“Federal licence holders that have non-compliant edible cannabis products have or will receive a Non-Compliance Determination Letter. This letter indicates the actions and the associated timelines that licence holders are expected to take to come back to compliance. Provincial and territorial distributors have been and will continue to be made aware in order to adjust their operations accordingly.”

Health Canada initially issued warnings to at least some producers or manufacturers of so-called “edible extracts” in January, warning them they were not compliant with federal regulations. One producer, Vortex Cannabis, confirmed they received an order from Health Canada to stop sales of their Full Spectrum THC Jelly Cubes due to these being inaccurately classified as extracts rather than edibles. 

The Vortex Jelly Cubes came in 10mg THC squares that were sold with multiple units per pack.

Several other companies make similar products, including Indiva, Organigram, Loosh Brands, and Aurora Cannabis

A representative for Aurora now confirms that they will also be adhering to Health Canada’s deadline to cease production. 

“We confirm we have received a letter from Health Canada regarding the extracts category and our Glitches product,” writes Kate Hillyar, senior manager of corporate communications at Aurora Cannabis. 

“After careful review, we are making the necessary adjustments to our portfolio and phasing out our Glitches product in its current format by the required deadline. No other products have been impacted. While we disagree with Health Canada’s assessment of the extracts category, we are committed to compliance.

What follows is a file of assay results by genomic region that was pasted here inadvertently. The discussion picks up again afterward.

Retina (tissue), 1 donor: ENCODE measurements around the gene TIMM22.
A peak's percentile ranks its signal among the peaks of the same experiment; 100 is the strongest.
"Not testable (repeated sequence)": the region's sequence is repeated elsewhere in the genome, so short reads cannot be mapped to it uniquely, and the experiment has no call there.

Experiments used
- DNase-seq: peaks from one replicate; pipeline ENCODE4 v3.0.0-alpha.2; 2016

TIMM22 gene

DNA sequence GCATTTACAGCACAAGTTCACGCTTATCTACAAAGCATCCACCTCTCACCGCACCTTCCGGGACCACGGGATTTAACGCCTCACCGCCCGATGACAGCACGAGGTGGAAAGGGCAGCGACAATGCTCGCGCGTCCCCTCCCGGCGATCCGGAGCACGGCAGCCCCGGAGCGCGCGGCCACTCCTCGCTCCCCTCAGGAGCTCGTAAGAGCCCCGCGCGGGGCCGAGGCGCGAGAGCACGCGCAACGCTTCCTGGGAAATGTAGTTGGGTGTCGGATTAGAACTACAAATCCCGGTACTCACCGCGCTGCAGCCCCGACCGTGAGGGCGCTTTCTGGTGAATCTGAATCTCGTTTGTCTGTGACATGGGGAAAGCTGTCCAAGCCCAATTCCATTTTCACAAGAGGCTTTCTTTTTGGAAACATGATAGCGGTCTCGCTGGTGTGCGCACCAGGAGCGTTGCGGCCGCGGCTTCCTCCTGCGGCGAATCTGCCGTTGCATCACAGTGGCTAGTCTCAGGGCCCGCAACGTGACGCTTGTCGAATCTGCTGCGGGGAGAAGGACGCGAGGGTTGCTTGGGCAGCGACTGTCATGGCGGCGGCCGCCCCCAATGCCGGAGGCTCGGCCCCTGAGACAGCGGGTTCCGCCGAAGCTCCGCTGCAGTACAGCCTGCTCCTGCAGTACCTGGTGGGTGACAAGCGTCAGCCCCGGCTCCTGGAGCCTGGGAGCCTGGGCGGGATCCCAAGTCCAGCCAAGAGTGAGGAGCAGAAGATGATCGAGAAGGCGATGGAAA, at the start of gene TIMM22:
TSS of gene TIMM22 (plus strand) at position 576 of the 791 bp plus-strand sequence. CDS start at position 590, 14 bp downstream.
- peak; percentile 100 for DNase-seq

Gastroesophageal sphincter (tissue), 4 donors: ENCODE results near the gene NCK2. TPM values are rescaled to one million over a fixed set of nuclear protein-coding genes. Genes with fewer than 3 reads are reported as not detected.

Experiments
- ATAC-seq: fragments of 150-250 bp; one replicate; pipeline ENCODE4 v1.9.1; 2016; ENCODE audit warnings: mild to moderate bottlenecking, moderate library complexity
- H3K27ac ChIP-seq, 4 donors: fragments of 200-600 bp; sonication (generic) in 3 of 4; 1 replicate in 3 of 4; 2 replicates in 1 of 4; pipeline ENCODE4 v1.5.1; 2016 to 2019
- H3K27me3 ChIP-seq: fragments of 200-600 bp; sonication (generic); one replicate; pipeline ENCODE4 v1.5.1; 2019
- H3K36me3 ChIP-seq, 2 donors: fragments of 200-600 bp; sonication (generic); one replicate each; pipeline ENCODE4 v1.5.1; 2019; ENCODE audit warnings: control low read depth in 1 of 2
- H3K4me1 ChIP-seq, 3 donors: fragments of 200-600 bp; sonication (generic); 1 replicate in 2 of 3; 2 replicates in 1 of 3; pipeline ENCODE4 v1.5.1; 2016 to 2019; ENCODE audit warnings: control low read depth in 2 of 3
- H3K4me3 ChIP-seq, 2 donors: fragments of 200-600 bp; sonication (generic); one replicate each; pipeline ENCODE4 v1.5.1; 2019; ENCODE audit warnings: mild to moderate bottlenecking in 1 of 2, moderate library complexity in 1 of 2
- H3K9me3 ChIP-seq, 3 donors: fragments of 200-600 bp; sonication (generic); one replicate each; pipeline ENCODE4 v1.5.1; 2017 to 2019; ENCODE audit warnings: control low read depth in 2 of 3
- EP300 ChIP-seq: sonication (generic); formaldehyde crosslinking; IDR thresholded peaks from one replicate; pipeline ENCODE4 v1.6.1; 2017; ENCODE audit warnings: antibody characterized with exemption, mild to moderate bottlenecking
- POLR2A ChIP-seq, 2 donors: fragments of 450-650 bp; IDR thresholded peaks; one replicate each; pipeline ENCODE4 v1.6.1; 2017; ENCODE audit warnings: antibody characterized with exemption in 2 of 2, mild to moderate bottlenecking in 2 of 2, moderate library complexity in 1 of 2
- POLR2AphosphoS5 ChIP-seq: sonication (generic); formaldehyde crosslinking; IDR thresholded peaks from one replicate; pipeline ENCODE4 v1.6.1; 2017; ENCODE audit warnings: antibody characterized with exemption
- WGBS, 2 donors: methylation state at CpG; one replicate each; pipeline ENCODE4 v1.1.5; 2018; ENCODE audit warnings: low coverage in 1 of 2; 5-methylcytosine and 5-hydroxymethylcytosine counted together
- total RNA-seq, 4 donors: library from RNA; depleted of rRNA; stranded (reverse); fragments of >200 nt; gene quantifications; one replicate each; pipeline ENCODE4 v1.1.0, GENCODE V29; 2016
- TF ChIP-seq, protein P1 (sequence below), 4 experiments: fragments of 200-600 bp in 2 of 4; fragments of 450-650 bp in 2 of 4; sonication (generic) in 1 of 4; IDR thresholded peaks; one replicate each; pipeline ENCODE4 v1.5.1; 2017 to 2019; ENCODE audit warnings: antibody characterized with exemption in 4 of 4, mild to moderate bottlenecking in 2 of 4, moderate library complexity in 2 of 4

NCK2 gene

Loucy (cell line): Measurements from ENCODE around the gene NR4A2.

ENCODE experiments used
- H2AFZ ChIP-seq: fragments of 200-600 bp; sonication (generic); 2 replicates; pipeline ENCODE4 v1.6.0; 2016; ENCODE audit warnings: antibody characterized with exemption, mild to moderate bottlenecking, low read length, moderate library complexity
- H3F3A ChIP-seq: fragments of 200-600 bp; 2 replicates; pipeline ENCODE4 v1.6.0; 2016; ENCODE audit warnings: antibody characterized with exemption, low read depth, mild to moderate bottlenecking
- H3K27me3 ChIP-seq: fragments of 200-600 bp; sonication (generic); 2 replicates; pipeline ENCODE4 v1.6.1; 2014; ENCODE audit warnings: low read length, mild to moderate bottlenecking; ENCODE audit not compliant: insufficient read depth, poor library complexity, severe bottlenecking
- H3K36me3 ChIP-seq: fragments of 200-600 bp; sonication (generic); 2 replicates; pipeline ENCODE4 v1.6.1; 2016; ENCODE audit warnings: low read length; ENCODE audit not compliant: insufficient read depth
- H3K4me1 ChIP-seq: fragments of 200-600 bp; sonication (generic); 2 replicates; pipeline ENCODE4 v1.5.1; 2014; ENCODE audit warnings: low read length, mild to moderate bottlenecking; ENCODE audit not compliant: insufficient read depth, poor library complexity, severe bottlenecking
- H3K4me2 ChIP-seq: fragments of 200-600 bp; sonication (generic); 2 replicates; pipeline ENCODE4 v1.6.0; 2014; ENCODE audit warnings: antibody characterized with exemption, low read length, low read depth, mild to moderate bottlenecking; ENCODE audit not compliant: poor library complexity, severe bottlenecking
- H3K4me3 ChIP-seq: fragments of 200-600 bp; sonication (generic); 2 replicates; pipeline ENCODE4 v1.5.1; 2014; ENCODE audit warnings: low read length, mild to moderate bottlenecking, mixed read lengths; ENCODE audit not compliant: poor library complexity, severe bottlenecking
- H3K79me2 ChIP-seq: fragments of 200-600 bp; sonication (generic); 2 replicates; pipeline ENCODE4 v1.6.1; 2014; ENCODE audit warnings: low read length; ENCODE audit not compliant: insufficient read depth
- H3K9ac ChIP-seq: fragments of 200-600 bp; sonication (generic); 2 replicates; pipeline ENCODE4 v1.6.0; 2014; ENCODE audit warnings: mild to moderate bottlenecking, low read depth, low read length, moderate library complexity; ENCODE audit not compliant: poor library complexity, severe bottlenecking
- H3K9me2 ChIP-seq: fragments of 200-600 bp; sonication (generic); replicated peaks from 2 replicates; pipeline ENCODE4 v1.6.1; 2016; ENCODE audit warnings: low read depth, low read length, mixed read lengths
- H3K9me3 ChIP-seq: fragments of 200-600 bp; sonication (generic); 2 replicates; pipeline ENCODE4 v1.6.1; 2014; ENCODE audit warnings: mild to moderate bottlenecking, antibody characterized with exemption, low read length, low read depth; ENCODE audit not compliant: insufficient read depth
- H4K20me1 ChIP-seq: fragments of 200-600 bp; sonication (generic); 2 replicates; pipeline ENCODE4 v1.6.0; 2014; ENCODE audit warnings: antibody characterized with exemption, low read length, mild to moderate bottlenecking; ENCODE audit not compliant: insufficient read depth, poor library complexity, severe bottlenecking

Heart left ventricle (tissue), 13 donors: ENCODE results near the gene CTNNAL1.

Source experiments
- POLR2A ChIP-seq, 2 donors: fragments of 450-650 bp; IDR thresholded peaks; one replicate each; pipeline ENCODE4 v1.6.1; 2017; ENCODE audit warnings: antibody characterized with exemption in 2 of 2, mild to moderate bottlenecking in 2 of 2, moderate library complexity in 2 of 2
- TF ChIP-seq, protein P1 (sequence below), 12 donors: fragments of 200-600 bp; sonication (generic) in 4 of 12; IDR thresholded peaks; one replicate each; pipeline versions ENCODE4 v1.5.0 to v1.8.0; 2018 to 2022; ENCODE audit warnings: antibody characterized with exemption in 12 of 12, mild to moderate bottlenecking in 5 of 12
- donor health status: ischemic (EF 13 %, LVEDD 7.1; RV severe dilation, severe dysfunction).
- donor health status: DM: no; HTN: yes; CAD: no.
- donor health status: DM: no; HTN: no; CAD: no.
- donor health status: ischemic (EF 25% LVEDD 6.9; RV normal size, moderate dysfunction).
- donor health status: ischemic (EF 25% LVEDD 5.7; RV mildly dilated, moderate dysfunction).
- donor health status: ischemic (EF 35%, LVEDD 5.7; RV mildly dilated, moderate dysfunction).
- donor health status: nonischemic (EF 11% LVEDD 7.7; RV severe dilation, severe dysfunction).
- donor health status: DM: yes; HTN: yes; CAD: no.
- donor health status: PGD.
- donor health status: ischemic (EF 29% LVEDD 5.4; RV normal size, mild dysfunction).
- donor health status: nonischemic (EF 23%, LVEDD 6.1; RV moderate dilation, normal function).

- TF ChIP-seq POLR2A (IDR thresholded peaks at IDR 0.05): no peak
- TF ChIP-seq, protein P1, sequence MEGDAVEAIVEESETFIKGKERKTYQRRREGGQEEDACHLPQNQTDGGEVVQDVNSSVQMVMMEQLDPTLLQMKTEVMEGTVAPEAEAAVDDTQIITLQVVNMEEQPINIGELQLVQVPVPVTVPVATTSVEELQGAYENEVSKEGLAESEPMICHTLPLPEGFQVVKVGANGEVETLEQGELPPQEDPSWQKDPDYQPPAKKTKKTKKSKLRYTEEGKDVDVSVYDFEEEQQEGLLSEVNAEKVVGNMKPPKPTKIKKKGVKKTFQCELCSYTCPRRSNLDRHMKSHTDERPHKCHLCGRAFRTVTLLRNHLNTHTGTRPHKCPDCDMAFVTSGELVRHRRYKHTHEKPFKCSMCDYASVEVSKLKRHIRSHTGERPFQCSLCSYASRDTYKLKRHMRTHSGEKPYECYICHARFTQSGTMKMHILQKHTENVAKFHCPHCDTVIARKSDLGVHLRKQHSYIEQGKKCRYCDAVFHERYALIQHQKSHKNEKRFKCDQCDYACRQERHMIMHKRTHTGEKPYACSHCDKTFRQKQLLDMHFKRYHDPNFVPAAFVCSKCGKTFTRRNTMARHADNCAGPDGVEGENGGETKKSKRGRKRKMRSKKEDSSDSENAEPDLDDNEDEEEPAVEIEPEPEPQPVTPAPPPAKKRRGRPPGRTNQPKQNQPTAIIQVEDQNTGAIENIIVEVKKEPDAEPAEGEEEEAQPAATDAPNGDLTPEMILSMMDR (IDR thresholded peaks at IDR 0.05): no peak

“We firmly believe that the legal cannabis market needs novel approaches to continue to appeal to Canadian consumers, especially since the illicit market operates pervasively without rules or oversight, posing risks to public health, all while evading taxation. Changes in legal interpretation, such as this one on cannabis extracts, practically push consumers back to the illicit market. Canadian consumers expect leading-edge products and Aurora will continue to offer high quality and innovative cannabis products to support the growth of the legal market, as we have always done.”

Ilya Serebryany, the founder and CEO of Loosh Brands, which produces the “A-Ha!” brand extract lozenges, acknowledged the statement of these various publicly-traded companies but offers no details on how Loosh will be handling the issue.

“It is a core pillar of our business to work closely with Health Canada to create positive developments and outcomes for Canadian cannabis consumers and medical patients looking for standardized and regulated products and alternative modes of consumption,” Serebryany tells StratCann via email.

“We have seen the public disclosures of companies such as Aurora, Indiva and Organigram and wish them well in their particular discussions with Health Canada regarding their specific products. As a private company Loosh does not comment on such matters. We look forward to continuing to offer Canadians unique and innovative products in lasting compliance with applicable regulations.”

Health Canada limits edible cannabis products to a THC content of no more than 10mg per package. Cannabis producers were arguing that the products in question were in fact “extracts” and not edibles—an interpretation the federal regulator now confirms they do not agree with. 

Editor’s note: This article has been updated to include new comments from Aurora Cannabis March 14, as well as comments from Loosh on March 16.